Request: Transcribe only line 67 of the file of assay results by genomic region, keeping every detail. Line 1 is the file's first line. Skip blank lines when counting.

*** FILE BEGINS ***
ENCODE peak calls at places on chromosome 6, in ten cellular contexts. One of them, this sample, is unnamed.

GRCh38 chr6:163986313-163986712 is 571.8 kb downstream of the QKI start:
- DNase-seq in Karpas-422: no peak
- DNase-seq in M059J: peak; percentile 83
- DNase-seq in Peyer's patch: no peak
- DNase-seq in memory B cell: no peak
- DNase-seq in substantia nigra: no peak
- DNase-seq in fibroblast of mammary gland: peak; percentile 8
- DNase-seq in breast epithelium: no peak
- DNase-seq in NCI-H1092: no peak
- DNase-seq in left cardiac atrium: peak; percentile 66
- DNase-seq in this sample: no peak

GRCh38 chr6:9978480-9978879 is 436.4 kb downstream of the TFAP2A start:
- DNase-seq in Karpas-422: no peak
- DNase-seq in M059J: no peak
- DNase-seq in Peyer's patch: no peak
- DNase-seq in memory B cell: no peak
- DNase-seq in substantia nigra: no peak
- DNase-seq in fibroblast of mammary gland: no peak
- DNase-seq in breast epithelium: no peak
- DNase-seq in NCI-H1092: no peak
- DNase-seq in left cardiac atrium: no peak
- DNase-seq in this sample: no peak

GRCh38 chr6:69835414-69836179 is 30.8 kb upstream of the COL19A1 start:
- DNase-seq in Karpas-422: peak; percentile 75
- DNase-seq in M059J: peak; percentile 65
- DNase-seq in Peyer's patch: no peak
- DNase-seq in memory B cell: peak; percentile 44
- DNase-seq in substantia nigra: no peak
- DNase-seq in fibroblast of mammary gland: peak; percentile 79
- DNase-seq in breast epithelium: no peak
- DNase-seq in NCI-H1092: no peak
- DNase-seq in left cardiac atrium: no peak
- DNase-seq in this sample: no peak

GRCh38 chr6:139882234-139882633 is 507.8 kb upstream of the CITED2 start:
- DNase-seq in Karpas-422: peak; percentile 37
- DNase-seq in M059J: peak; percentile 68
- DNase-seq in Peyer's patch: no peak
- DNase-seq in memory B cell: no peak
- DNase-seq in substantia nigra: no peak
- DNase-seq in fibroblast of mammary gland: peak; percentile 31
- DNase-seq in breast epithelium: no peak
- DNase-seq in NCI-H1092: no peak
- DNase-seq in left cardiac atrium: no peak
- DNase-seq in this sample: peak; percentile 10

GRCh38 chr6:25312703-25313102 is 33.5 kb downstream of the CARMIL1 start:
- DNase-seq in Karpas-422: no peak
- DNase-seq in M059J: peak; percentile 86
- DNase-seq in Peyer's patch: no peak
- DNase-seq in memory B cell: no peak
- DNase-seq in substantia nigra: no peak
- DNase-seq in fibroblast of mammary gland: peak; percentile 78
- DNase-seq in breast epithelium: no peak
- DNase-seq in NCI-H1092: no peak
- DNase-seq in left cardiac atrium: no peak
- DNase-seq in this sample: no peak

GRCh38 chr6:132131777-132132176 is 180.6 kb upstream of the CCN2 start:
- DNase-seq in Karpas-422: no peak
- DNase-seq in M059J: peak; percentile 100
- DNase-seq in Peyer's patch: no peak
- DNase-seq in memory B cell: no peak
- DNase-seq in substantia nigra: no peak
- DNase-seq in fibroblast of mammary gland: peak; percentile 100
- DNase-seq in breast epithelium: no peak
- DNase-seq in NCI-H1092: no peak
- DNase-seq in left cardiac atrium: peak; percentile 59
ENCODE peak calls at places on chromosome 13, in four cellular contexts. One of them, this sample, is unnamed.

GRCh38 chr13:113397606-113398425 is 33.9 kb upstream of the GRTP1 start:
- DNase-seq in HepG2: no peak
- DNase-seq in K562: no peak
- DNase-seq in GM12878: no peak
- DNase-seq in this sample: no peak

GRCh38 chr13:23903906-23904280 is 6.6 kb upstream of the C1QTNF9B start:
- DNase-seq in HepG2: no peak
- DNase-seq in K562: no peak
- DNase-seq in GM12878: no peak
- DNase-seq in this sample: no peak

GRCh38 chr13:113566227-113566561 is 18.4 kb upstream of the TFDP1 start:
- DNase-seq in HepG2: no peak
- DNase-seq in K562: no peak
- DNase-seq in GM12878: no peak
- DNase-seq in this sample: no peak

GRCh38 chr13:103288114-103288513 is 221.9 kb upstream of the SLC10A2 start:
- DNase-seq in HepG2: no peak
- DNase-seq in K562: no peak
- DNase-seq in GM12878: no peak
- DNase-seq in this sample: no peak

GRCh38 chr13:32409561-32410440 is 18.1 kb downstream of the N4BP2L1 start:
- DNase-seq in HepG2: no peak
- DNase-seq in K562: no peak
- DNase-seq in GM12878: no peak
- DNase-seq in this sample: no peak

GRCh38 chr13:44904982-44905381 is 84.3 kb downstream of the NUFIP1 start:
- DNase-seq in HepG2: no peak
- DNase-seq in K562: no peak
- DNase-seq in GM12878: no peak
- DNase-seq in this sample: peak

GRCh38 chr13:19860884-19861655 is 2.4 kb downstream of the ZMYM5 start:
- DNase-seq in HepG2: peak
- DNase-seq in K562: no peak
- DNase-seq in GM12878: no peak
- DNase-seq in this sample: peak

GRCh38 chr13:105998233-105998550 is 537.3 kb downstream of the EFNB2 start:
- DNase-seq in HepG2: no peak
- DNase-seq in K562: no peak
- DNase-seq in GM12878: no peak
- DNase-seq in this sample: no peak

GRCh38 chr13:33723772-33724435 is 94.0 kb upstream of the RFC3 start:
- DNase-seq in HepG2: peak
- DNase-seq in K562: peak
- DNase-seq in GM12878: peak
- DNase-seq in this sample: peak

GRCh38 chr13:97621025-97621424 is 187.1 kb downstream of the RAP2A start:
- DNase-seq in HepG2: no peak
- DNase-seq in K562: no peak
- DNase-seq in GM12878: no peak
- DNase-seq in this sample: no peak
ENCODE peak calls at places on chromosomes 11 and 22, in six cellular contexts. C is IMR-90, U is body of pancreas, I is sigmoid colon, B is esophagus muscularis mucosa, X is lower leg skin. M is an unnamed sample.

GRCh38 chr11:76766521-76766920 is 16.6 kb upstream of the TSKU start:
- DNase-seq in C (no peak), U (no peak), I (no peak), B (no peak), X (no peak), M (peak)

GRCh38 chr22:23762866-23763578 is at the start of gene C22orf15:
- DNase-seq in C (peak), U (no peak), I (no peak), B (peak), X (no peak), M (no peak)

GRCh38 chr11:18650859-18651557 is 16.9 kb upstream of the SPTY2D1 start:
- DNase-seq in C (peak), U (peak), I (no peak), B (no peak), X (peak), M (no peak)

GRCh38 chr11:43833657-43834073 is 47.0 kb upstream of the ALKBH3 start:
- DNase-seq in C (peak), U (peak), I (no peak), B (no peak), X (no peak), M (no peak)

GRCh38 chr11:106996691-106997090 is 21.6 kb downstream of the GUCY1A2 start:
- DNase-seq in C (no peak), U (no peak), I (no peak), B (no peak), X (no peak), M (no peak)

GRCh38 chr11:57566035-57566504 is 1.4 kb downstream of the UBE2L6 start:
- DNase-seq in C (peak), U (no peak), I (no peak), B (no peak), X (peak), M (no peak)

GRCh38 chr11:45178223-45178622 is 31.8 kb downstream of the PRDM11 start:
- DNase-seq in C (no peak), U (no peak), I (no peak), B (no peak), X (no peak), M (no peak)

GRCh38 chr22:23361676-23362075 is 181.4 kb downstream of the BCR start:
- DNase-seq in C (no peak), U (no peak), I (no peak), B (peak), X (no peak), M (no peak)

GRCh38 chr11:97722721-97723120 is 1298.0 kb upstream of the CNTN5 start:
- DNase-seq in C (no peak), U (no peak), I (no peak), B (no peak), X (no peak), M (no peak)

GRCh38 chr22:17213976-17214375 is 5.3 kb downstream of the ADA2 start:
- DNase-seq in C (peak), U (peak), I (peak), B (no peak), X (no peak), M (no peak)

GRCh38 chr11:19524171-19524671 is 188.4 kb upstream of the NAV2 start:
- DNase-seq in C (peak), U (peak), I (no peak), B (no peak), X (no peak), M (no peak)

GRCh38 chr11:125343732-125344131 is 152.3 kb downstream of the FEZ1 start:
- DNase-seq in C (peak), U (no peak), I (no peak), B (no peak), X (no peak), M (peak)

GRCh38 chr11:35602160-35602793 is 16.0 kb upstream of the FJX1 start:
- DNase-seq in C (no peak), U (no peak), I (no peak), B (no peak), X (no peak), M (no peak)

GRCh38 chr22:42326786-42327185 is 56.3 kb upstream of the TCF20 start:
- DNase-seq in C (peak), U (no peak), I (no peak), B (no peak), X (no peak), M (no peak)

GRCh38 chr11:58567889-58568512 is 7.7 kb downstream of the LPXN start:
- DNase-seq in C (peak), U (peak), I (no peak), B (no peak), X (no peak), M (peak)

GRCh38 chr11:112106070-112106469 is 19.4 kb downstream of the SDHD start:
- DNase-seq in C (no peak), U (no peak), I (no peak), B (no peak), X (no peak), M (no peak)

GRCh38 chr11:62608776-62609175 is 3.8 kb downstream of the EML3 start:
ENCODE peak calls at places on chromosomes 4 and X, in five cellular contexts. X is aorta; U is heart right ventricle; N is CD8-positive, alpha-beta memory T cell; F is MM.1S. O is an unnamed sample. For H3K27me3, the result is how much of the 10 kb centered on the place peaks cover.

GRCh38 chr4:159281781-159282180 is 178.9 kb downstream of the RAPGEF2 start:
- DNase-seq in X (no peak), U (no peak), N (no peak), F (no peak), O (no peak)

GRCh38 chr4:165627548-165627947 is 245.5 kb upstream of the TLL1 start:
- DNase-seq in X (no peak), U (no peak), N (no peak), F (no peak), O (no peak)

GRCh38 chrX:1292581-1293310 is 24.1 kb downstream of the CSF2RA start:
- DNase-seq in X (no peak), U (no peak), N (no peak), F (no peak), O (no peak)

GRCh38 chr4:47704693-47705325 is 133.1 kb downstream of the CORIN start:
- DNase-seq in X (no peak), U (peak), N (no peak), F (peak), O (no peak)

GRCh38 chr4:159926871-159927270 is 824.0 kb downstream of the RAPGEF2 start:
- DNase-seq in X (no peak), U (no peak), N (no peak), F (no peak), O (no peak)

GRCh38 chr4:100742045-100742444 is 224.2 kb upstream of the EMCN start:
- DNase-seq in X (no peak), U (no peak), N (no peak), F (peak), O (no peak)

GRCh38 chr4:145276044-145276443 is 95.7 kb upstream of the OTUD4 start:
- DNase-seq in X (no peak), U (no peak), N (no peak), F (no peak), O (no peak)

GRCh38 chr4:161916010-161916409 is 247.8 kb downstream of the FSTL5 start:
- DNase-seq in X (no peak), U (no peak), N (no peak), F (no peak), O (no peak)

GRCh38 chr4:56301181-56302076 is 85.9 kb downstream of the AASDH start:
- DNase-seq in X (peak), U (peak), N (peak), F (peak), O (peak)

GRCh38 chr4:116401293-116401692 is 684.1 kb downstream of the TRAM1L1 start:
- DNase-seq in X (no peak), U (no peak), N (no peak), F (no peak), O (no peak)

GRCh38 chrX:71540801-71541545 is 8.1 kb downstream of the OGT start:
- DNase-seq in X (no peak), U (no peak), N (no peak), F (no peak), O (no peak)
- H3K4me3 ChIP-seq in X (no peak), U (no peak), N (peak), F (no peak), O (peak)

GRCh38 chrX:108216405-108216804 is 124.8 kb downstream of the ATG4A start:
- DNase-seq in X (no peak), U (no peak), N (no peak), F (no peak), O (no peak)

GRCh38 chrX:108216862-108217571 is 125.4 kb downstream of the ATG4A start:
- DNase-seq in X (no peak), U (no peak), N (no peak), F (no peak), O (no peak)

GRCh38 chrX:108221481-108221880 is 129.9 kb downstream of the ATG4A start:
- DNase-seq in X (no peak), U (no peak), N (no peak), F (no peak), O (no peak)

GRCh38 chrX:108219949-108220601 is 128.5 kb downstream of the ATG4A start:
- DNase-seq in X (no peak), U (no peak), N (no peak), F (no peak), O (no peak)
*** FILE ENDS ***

ENCODE peak calls at places on chromosome 13, in four cellular contexts. One of them, this sample, is unnamed.